If you dig up some of my early music career photographs, you’ll find me standing in an alley with my guitar. I’m usually wearing a bulky jacket and black boots. Typically, a friend was taking the photo, and I just wanted to get the whole damn thing over with. I really believed it wasn’t worth spending the money to get a good photograph.
Boy was I wrong.
In 2001, encouraged by my coach, I consciously chose to uplevel my approach to my work and my music. I invested in a great photographer for the CD cover art.
And – surprise! – that’s when I started getting invited to do radio interviews and being featured in major media. My CD got airplay, too. Lots of it.
We all know that image shouldn’t matter. And yet, in the professional world, and even in the arts – it does matter. A professional photo shows that you take your work seriously (yes, even if you’re creative and fun-loving) – and it conveys success. Plus, the internet can connect you with so many new opportunities, it only makes sense to put yourself out there in a professional way.
But there are some things you need to know. I’ve learned the hard way that just because a photographer has worked with Faith Hill or Sheryl Crow doesn’t mean he’ll have a clue how you want to come across in your photos. It’s important that you fully engage in the process, and that you get clear about some things before you invest in any photographer!
It doesn’t have to be painful though. And right now, I’m going to make it a whole lot easier for you! From my Been-There-Done-That files, here are 7 Tips for Getting Great Professional Photos…
1 – Get Clear.
Don’t hire anyone until you’re clear about what you want to convey in your photo. Make a list of words to describe who you are, how you show up in the world, and what you share with your clients, customers, students, audiences, etc. (“Professional but not stiff.” “Fun and funky – but in an accessible way.” “Trustworthy and kind.” “Successful and no-nonsense.”)
Write down colors, thoughts on your surroundings, etc. Start a file of your favorite images from magazines. Share these with your photographer.
2 – Hire a Professional.
I know. I know. You can always get your friend Rachel to take a few photos of you after work one Thursday. But I encourage you to uplevel your image and go pro.
You don’t have to break the bank to get a great photographer. Many top-notch wedding photographers offer great prices for mid-week sessions. Ask around or search the internet, and don’t be afraid to interview several different photographers.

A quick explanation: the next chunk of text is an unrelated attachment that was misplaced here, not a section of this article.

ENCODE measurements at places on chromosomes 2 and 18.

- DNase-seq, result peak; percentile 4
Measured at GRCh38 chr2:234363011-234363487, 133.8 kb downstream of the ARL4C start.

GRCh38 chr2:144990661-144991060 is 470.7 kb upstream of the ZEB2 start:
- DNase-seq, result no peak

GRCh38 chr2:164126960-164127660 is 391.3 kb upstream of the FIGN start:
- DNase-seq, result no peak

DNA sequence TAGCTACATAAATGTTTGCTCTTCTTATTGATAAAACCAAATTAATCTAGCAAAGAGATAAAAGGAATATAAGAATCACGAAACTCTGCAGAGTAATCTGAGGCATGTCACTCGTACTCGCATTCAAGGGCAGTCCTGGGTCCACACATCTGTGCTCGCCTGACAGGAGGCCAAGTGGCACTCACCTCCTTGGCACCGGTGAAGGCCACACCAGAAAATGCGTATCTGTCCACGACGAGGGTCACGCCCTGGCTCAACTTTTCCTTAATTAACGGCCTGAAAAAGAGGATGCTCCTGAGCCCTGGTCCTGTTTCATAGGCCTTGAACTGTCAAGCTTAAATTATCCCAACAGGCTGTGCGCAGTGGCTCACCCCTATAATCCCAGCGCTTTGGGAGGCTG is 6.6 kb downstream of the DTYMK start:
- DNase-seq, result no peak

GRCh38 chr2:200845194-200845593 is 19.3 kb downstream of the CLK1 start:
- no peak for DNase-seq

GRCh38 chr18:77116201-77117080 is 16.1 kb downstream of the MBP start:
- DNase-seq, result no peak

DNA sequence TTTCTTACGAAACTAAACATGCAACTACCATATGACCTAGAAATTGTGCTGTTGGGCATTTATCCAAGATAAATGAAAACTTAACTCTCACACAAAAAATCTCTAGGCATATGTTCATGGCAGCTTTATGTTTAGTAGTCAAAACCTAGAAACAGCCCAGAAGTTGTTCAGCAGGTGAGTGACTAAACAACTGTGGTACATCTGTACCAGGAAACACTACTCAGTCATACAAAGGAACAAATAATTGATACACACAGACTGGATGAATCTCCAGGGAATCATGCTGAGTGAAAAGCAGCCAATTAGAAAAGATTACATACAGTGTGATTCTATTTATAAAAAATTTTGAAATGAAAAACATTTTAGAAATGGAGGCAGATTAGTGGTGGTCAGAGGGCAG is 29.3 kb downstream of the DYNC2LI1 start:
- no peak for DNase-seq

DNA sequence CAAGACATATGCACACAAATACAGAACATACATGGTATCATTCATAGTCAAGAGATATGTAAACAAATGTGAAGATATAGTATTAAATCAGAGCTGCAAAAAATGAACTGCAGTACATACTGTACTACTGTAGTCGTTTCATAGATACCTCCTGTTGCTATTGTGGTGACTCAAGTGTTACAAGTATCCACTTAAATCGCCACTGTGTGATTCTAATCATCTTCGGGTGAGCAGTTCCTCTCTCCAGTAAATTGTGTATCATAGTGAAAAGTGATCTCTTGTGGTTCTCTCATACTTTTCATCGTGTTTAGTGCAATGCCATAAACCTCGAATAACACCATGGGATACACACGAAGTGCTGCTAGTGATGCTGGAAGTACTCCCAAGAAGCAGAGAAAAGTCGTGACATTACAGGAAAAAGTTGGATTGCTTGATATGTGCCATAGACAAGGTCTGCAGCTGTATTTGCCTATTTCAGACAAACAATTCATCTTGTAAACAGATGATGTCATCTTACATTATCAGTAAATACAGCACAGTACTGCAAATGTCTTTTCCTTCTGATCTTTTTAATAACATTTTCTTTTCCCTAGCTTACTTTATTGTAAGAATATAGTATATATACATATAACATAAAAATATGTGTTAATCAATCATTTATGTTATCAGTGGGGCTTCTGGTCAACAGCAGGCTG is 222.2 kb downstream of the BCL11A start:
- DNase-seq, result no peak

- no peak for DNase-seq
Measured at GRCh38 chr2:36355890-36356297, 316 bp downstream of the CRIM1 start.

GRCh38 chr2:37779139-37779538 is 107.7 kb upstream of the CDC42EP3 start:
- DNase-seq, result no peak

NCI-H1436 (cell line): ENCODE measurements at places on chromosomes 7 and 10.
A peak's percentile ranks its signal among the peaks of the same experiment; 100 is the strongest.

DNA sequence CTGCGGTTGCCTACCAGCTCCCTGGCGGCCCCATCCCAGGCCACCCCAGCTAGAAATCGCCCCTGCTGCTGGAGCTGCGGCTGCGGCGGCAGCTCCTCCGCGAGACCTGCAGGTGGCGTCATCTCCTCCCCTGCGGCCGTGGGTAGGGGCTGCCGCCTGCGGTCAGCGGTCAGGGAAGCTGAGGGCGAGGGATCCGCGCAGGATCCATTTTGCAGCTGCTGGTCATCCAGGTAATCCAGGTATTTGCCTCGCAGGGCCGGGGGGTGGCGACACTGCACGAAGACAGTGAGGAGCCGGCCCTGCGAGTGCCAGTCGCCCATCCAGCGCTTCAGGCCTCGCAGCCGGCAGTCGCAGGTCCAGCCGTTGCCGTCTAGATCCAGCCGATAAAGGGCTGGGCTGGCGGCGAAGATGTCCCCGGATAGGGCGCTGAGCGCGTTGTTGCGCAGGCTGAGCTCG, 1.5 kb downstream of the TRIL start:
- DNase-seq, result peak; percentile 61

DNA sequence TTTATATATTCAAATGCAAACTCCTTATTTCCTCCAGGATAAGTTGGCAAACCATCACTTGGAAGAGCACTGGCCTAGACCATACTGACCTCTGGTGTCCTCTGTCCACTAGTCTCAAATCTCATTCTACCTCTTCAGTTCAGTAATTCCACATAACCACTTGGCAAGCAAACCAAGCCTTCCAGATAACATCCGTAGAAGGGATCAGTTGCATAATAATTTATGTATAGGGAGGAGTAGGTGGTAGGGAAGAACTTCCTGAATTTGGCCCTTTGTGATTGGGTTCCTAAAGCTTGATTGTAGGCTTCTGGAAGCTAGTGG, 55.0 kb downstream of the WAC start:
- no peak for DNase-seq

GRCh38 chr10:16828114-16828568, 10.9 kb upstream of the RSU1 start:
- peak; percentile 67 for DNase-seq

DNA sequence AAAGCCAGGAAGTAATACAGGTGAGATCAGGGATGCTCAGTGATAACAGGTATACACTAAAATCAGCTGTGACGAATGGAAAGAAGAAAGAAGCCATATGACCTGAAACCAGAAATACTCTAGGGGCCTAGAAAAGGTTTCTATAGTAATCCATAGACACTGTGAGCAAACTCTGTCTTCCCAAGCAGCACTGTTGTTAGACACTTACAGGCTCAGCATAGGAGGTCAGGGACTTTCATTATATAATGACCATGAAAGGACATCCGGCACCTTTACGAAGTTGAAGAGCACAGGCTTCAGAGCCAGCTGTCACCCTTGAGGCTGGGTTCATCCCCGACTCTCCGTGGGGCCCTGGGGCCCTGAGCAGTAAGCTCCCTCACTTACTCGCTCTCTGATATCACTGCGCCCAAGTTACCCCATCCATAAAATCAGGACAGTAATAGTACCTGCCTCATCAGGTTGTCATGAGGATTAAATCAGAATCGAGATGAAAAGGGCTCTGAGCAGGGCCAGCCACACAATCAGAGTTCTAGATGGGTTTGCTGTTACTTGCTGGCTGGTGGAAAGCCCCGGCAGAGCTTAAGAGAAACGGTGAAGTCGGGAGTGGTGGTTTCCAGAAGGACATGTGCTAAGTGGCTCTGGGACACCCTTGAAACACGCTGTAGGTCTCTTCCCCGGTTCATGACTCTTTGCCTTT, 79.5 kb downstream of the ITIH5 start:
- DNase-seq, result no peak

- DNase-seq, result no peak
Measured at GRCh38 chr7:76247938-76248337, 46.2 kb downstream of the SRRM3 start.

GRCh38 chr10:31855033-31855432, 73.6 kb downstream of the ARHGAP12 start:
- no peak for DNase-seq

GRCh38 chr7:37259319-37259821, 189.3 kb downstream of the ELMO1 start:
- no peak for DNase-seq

3 – Get Make-Up Advice.
I’ve worked with make-up artists who sprayed foundation on my face like spackle. And some who made my hair stand up about 11 inches from my head. You’d think I would’ve spoken up – but for many years, I thought everyone else knew better than me what I should look like.
And yet, I still believe in using a make-up artist!
My advice is to REQUIRE a phone conversation with her before your shoot. Share your images from #1. Listen to her ideas and advice. You’d be surprised at how much make up you need for even a natural looking photo – but spackle is NOT necessary!
If you don’t have the budget for a make-up artist, then get help from friends in the know. I’ve done my own make-up on many shoots – but I used all the advice from those old Seventeen Magazines I used to pore through when I was a teen!
4 – Plan your Outfits in Advance.
Two weeks before your photo shoot, plan your outfits. Pick at least three. (Avoid crazy patterns on your shirts!)
If you need help in this area, I highly recommend making an appointment with a personal shopper at Nordstrom – which has fantastic customer service and highly-trained employees. Plus you’re not required to purchase anything! Share your work from Step #1 with your shopper. Take your time during your appointment.
5 – Go Light on the Accessories.
You don’t want your photo to say, “Hi, I’m Joan. And this is my BIG GIANT PERUVIAN BEAD NECKLACE!” In other words, your accessories should complement – not overpower – your look.
6 – Bring your own Mirror to the Shoot.
Keep a mirror nearby during the shoot so you can check for things like lipstick on teeth and bra straps sticking out in between shoots. Photographers aren’t always good at catching these things because they’re focusing on the lay-out and lighting.
7 – YOU are the most important element.
Your energy. Your light. Your radiance. These are the most important things.
Before you head to the shoot, sit quietly and remember your intentions in your work and life. Connect to your center and take some deep breaths.
Then, as the photos are being shot, remember to be present in your body. Look into and through the camera lens. Act as if you’re looking into the eyes of your very best friend. Don’t be afraid to let loose and smile and laugh. These are often the best photos!